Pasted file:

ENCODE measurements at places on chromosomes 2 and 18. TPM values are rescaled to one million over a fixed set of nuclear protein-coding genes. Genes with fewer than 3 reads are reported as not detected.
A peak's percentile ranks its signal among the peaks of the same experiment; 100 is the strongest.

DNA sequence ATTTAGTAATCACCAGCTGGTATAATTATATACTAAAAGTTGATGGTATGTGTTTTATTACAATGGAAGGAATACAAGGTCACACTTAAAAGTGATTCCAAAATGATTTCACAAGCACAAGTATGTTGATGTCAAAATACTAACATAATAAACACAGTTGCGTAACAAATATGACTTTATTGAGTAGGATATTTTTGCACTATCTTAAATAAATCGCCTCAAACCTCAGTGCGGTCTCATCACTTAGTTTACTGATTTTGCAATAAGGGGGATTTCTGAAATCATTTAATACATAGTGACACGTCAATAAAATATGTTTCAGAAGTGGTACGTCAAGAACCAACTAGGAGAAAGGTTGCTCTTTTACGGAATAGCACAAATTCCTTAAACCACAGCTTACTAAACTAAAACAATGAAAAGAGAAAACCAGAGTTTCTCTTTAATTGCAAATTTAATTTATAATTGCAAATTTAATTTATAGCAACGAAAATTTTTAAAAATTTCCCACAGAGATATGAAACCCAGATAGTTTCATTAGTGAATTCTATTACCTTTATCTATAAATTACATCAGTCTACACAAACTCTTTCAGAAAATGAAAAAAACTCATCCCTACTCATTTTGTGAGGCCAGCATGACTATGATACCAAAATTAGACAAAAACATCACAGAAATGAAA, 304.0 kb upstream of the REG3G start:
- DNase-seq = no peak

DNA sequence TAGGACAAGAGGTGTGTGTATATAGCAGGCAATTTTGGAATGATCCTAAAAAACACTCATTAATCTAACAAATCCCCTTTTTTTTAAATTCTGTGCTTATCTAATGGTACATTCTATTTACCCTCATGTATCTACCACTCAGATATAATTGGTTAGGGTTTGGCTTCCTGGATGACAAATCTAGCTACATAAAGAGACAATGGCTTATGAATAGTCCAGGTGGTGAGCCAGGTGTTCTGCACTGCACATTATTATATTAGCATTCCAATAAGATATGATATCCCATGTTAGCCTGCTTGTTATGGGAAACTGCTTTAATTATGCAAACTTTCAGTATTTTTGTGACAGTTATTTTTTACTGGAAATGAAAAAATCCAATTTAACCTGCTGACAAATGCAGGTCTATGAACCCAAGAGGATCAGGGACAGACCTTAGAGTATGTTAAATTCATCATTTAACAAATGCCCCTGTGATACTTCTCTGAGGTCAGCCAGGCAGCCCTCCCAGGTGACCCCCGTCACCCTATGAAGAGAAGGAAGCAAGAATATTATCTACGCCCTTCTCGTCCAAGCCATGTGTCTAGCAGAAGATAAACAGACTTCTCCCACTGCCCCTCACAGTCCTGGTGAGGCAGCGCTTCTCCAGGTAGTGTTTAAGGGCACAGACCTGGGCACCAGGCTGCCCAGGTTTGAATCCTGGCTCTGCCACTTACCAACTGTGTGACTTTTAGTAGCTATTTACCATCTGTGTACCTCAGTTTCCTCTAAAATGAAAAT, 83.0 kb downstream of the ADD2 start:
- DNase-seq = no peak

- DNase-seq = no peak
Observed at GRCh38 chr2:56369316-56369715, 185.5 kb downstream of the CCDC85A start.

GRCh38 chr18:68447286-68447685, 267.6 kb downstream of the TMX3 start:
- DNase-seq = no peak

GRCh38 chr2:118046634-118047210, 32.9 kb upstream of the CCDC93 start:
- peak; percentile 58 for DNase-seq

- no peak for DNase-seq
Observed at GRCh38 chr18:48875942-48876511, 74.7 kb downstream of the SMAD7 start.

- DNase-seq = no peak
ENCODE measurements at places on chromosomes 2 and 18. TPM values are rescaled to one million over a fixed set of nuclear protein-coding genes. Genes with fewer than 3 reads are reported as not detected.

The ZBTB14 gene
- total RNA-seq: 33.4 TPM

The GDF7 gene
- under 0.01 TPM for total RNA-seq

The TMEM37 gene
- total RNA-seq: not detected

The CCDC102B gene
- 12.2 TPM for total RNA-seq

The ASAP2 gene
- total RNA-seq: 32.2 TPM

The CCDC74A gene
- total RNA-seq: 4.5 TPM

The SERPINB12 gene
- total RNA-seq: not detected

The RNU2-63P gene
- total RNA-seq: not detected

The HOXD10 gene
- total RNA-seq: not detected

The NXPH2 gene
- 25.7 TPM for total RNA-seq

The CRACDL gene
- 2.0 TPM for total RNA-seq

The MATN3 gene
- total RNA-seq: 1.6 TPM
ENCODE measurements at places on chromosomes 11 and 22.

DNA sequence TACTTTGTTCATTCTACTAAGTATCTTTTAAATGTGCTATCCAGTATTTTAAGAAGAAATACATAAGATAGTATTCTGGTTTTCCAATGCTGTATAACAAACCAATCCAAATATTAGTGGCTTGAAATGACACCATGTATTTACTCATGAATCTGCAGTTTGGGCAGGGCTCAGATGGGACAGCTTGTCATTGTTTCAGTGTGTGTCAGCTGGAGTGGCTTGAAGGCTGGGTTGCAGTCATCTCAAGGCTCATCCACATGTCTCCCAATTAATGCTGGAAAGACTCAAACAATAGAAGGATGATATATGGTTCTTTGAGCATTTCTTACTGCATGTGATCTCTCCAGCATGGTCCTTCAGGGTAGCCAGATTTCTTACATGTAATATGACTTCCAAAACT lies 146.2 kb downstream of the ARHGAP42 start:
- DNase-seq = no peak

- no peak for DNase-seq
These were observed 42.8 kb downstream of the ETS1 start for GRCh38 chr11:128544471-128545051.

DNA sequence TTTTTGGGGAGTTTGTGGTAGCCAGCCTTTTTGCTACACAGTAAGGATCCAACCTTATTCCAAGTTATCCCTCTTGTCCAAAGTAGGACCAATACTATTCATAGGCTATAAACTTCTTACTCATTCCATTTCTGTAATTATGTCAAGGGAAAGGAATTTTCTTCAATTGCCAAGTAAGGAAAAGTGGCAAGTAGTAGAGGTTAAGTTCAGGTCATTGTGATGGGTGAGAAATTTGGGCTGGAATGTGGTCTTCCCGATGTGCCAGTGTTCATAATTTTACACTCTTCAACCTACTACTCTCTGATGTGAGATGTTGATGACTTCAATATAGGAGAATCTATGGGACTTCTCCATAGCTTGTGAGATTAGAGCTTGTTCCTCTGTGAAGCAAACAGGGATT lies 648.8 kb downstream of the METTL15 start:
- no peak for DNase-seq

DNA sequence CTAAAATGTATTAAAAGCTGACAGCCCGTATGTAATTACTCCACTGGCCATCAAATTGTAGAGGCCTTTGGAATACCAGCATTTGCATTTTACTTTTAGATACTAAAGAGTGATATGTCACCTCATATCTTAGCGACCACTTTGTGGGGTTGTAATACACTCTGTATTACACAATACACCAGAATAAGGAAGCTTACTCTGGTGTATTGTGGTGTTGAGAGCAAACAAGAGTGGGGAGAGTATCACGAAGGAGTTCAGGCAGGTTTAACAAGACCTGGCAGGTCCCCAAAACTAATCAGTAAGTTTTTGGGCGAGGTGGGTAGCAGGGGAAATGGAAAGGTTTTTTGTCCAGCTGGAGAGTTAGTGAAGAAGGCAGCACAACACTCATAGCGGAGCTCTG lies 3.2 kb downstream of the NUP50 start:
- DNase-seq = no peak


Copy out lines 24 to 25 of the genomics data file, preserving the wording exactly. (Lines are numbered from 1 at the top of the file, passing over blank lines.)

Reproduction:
- 12.2 TPM for total RNA-seq

The ASAP2 gene